Charles “Ed” Haldeman, the outgoing chief executive of U.S. mortgage finance behemoth Freddie Mac, secured a package worth up to $6 million a year back in 2009. But times are, or at least should be, a lot tougher now. A new CEO needs administrative skills, a thick skin and little to no ambition. Breakingviews suggests a first draft of a help wanted ad.
Position: Chief Executive Officer, Freddie Mac
Location: McLean, VA
The successful candidate will be capable of managing a tarnished organization with a $2.2 trillion mortgage-laden balance sheet, 5,100 employees and – so far – $66.2 billion of government rescue funding. The CEO will operate with limited room for maneuver under the supervision of the Federal Housing Finance Agency, the conservator of Freddie Mac and sister enterprise Fannie Mae since September 2008.
He or she will also require patience as U.S. legislators debate the future, if any, of the company. Any clarity may not be forthcoming until well after the November 2012 presidential and congressional elections. Thereafter, the CEO’s task may well be to wind down Freddie, not to reinvigorate it. Vision, ambition and independence are not priorities.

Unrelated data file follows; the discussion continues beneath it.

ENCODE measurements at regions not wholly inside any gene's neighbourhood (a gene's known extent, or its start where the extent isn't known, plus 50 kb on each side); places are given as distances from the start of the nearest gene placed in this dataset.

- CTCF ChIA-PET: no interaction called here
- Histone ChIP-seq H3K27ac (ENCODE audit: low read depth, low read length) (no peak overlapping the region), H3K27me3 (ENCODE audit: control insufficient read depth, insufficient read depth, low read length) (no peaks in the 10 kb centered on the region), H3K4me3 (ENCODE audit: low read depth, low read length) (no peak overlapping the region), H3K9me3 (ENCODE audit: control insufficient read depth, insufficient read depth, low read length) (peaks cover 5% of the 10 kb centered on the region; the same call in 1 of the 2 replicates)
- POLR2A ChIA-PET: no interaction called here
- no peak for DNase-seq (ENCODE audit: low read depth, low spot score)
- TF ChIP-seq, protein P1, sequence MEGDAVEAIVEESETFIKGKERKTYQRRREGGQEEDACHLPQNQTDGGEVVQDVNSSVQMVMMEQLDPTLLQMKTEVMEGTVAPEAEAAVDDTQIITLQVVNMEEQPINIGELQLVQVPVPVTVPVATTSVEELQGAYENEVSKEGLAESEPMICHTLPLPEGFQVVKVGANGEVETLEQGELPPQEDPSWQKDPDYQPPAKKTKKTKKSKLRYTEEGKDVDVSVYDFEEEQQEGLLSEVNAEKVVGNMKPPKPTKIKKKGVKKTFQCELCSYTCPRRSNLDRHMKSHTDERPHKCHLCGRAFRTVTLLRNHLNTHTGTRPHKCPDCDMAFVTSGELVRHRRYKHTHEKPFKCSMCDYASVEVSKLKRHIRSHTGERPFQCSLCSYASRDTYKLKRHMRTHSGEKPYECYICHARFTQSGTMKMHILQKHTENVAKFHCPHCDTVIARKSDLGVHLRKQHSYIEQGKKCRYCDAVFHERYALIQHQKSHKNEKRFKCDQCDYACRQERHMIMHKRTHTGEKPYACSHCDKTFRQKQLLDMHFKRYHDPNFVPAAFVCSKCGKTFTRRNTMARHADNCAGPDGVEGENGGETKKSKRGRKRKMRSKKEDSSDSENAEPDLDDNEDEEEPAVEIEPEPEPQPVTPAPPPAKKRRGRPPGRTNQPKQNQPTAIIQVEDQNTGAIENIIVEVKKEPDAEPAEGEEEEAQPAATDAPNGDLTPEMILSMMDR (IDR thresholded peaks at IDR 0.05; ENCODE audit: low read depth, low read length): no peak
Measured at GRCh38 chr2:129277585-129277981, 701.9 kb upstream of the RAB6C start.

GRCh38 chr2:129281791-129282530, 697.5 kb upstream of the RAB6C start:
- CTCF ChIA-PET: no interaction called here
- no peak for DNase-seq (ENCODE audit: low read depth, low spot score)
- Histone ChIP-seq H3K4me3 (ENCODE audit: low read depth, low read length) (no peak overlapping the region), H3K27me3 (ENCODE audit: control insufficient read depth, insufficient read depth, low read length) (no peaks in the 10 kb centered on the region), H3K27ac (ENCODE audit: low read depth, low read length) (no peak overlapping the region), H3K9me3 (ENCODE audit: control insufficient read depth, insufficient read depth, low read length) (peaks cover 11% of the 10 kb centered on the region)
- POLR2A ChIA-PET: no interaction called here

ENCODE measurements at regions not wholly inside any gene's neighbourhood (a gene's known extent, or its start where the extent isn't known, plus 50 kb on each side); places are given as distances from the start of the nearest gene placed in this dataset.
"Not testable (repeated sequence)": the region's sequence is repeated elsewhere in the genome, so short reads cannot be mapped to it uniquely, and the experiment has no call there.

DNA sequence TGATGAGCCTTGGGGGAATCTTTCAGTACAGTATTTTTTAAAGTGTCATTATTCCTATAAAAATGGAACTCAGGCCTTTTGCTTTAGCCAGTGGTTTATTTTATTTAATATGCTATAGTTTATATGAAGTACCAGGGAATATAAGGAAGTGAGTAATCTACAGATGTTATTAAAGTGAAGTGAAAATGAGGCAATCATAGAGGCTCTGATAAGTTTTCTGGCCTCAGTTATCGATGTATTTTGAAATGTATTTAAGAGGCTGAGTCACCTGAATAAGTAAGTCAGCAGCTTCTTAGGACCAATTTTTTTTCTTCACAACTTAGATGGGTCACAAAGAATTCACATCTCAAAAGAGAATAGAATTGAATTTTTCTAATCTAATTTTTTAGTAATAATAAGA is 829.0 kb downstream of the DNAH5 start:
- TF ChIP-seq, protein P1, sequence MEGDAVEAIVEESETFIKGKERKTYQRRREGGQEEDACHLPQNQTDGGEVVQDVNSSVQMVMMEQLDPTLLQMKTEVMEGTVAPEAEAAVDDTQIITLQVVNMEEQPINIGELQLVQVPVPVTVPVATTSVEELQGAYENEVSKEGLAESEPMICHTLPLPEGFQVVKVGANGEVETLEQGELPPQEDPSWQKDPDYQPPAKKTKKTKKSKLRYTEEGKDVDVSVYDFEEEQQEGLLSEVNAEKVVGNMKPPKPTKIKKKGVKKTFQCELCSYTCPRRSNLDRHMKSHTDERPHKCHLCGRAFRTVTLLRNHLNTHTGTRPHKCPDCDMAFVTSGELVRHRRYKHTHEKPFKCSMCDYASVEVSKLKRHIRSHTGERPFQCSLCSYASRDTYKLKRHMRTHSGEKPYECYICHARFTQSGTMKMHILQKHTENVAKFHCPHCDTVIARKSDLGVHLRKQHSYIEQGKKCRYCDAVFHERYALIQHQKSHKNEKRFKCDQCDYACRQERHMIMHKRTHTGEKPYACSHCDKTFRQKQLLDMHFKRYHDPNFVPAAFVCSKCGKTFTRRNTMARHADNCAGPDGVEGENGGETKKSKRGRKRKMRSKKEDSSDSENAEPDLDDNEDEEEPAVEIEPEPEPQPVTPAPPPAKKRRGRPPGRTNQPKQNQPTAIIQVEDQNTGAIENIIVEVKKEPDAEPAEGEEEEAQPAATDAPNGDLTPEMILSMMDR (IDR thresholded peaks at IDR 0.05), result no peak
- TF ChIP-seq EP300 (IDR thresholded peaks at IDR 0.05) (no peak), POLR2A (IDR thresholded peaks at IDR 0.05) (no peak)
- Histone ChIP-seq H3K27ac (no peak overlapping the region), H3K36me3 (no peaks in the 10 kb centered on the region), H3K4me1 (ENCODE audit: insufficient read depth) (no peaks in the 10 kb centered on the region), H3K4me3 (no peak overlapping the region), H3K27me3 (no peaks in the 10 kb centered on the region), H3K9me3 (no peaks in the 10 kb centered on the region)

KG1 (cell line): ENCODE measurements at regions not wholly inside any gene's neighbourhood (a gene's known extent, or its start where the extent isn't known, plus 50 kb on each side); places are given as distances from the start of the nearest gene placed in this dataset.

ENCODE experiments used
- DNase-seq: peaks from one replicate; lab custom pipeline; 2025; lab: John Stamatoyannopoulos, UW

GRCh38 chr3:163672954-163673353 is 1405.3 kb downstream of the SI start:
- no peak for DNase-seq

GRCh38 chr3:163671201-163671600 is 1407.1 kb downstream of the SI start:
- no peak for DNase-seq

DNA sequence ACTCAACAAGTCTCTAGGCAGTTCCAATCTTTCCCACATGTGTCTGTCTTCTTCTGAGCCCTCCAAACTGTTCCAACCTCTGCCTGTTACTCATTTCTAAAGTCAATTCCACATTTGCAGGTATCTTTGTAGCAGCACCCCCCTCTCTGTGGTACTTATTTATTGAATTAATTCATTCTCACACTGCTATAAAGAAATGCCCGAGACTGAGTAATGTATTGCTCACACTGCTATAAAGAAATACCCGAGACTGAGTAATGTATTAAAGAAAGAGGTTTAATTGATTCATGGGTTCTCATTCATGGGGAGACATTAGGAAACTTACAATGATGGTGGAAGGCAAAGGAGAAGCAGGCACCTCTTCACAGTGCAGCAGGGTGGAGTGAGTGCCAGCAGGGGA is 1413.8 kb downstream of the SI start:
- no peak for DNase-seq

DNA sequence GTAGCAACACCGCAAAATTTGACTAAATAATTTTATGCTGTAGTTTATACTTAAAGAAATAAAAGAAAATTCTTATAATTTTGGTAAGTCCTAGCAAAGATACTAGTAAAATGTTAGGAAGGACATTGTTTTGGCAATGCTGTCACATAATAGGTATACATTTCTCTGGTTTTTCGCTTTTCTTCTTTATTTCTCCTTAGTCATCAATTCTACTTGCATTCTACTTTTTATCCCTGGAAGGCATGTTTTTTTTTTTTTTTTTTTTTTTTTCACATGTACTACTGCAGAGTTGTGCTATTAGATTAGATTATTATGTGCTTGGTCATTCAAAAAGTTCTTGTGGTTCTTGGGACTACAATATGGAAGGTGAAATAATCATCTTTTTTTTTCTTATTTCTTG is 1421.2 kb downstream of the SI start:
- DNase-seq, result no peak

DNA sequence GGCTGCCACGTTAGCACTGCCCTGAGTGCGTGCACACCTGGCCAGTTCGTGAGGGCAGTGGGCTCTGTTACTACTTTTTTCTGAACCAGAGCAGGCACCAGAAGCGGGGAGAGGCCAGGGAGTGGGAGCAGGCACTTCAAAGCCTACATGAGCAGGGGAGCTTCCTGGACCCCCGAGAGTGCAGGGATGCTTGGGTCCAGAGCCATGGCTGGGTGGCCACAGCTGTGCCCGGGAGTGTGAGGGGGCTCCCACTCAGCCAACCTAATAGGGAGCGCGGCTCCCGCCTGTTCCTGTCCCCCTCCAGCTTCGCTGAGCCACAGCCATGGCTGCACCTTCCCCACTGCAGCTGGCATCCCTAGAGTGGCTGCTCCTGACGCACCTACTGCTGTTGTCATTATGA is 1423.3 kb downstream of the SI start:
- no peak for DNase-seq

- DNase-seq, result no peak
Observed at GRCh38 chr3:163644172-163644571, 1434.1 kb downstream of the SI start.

In the meantime, the financial part of the CEO’s role will be to minimize further losses in a still-fragile housing market at a time when some politicians may want to aid homeowners at the expense of Freddie and Fannie. The related challenge is that Freddie’s debt to U.S. taxpayers is already cripplingly expensive. It now owes $6.6 billion a year to the Treasury in dividend payments. Over its 41-year history, Freddie’s annual earnings only once topped that amount.
The successful candidate will also require a resilient nature. Freddie continues to be a lightning rod in Washington, with conservative lawmakers blaming it for causing the housing bubble and liberals criticizing it for not helping more to help homeowners suffering from the bust. The FHFA has also been admonished by its inspector general over lax policies for executive pay at Freddie and Fannie.
That means the new CEO will also need to exercise restraint over pay and perks. An open FHFA position reporting to Edward DeMarco, the acting director of the watchdog, carries a salary of $180,000 to $255,000. That sounds about right for this vacancy, too.